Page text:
Our nursing instructors Johanne Sequin and Nadine Henry, both from Shriners Hospital in Montreal, Canada gave 6 talks in French and Creole. Johanne has 40 years of experience as an Operating Room Nurse and Nadine has 30 years experience in pediatric and adult PACU. Recruiting experienced instructors that spoke the local languages was key. Brittany Herzenberg, our administrative assistant, kept us on time and organized. She even secured a small generator when we lost electricity to the LCD projector.
The handrub formulation is evidence-based, utilizes local resources and provides access for healthcare providers at point of care. Four local nurses formed an infection prevention committee to oversee production and utilization of the handrub.
After a hospital wide assessment, dispensers were placed at strategic locations away from electric outlets, medical gases and light switches. According to Mac, the Haitian volunteer coordinator, dispensers are actively being used and refilled when necessary.
Break out sessions were arranged so participants could practice: donning and doffing PPE (Personal Protective Equipment), proper hand hygiene technique and simulate real case scenarios that may occur in the OR, PACU or wards. Course certificates were given at completion of each workshop (see banner image).
The conference concluded with a demonstration on how to make alcohol based handrub according to World Health Organization guidelines. We are thankful for the invaluable support of the administrative staff. HAH provided two air conditioned rooms and lunch for all participants.
Team Sinai will be returning to HAH this January for our annual surgical mission, this time with an emphasis on foot and ankle surgery.
The following update was written by Edward Martin, Administrator of Hopital Adventiste d’Haiti (HAH).
The situation under which I was coming to the hospital was less than ideal. In the last quarter of 2013, the hospital ended up losing a very important revenue stream which sent it on a downward spiral. That service accounted for over 60% of its operating budget and since the other hospital services weren’t generating enough revenue to cover the difference, the hospital was unable to meet its financial obligations faithfully. The impacts were felt almost immediately and life for the staff became extremely difficult.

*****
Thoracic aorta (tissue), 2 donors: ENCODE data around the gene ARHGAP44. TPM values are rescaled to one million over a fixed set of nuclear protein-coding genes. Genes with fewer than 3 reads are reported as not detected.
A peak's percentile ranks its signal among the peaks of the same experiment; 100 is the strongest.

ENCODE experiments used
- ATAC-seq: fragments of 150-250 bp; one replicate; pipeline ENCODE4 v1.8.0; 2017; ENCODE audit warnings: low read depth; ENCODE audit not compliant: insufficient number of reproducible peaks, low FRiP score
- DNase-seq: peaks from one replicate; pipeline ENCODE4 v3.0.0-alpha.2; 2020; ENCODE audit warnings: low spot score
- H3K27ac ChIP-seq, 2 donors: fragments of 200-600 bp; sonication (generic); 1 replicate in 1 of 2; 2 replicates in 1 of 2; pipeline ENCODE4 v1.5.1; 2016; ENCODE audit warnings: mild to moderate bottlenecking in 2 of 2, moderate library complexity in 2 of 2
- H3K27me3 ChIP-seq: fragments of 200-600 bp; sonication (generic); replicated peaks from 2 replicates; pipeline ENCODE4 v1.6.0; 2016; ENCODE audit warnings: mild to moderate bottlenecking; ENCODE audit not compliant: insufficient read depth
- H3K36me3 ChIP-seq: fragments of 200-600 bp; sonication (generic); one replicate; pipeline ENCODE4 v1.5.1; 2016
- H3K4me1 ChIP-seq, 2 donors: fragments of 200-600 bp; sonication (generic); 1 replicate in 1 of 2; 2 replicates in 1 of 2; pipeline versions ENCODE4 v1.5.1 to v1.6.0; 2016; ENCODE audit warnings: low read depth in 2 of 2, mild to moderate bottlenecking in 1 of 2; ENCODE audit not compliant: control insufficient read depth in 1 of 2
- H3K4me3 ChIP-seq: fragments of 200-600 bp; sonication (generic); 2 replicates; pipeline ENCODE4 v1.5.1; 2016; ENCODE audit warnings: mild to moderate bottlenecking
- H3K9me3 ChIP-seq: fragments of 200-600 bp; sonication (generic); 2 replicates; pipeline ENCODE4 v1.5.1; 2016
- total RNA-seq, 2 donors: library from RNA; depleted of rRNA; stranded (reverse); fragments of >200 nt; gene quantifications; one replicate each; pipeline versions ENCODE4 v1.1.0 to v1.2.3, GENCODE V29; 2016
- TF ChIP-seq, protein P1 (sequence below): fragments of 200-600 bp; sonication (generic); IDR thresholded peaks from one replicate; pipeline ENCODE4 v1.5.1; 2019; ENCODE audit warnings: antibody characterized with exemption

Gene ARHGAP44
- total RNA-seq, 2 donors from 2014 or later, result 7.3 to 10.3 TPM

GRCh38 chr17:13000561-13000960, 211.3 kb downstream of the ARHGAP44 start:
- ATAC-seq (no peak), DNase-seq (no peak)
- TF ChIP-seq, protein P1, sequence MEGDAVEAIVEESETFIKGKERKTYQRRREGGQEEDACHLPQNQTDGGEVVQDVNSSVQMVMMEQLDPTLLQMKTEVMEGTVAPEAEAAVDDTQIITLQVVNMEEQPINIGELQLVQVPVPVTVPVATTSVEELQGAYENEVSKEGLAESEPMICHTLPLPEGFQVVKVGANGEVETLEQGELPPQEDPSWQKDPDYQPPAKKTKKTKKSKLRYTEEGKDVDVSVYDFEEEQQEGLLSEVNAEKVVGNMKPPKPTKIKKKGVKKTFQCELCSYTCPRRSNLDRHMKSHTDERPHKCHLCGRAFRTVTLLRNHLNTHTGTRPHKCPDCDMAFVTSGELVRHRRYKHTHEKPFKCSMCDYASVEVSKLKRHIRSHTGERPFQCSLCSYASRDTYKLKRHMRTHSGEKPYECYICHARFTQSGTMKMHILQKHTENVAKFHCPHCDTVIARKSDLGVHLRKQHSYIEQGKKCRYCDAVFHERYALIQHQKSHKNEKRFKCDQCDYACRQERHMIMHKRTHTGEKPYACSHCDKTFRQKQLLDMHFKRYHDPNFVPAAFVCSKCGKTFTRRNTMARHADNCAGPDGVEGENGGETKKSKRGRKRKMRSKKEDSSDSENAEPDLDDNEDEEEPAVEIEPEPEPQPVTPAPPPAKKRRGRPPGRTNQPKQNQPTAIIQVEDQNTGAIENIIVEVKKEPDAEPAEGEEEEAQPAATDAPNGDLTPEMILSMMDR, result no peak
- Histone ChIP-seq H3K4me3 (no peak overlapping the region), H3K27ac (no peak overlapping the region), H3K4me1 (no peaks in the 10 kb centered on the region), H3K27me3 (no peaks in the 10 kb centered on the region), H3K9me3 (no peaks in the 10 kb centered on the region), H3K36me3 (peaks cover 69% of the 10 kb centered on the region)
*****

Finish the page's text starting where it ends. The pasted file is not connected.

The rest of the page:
I formally took up my position as Hospital Administrator on September 2, 2014. On the third day of my post, I began meeting with my staff to begin planning the way forward. As an administrator that has worked in sub-Saharan Africa for over 9 years, I have been involved in many hospitals, clinics and rural healthcare center, and while the challenges I have experienced in those countries were similar, rarely have I come across an institution that can accurately be termed “a diamond in the rough.”
As was mentioned, the hospital has had challenges financially. It has not only impacted the ability to compensate the employees in a timely manner, but also to meet its obligations to various suppliers, government entities and service providers.
- We have conducted a right-sizing exercise that helped to more accurately reflect the proper staffing levels needed.
- Upgraded accounting software and trained staff on the new accounting procedures.
- Collapsed and centralized similar services which called for less staff but greater oversight over assets and personnel.
- Established Central Stores for better accounting of medication along with medical and departmental supplies.
- Restructured the business department so that employee’s strength is aligned with the designated position. We haven’t fully finished with the restructuring within this department, but we are close.
- With the coming of Mr. Jean Robert Julien (Bob), we have been able to gain much more momentum in the restructuring of the business office.
Over the past 34 years of the hospital’s existence, signs of aging can be seen throughout the hallways and in every area where services are rendered. Many of our departments present a less than ideal space for care to be provided and general maintenance is needed on most of the hospital’s utilities, whether it be rusted pipes which are springing leaks or exposed electrical wires. However, with the coming of Dan Brown, our Facilities Manager, many of the growing structural concerns are being addressed.
- Renovations of the brand new Operating Rooms are near completion. This project has been the brain child of various individuals and organizations such as Dr. Scott Nelson, Loma Linda University Health and Florida Hospital.
- The Laboratory Department is also undergoing renovations and is also near completion. Our hope is to become a reference lab for the country. Our highly motivated laboratory staff have been undergoing intense training in preparation for the transition into their new area.
- Minor renovations are being done currently on the plumbing and electrical cables until a later time when a complete overhaul of the system can be done.
I am not proficient in French, however I have a very basic understanding of Creole and am able to communicate at a very standard level. However, when I first arrived at the hospital, I heavily relied on my top administrators and secretary to help translate for me. As you can imagine, it has been very difficult trying to get my ideas across, especially when trying to guide an institution that is gravely under resourced and lead it toward becoming sustainable.